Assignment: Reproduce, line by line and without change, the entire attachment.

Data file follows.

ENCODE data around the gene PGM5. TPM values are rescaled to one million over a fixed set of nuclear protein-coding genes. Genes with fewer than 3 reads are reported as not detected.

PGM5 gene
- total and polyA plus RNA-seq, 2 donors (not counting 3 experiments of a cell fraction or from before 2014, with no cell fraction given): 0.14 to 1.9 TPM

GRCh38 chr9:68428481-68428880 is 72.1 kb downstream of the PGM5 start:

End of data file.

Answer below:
ENCODE data around the gene PGM5. TPM values are rescaled to one million over a fixed set of nuclear protein-coding genes. Genes with fewer than 3 reads are reported as not detected.

PGM5 gene
- total and polyA plus RNA-seq, 2 donors (not counting 3 experiments of a cell fraction or from before 2014, with no cell fraction given): 0.14 to 1.9 TPM

GRCh38 chr9:68428481-68428880 is 72.1 kb downstream of the PGM5 start: